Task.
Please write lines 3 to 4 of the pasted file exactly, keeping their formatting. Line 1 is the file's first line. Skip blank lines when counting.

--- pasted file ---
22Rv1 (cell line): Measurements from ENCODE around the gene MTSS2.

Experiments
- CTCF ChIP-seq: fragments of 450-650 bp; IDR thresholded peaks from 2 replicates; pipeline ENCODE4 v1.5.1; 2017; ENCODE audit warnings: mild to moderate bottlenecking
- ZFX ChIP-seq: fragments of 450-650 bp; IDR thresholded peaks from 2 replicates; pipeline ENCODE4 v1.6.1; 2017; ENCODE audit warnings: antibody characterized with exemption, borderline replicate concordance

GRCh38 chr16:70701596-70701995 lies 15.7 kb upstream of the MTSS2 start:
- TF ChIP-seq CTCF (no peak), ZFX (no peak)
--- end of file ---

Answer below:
- CTCF ChIP-seq: fragments of 450-650 bp; IDR thresholded peaks from 2 replicates; pipeline ENCODE4 v1.5.1; 2017; ENCODE audit warnings: mild to moderate bottlenecking
- ZFX ChIP-seq: fragments of 450-650 bp; IDR thresholded peaks from 2 replicates; pipeline ENCODE4 v1.6.1; 2017; ENCODE audit warnings: antibody characterized with exemption, borderline replicate concordance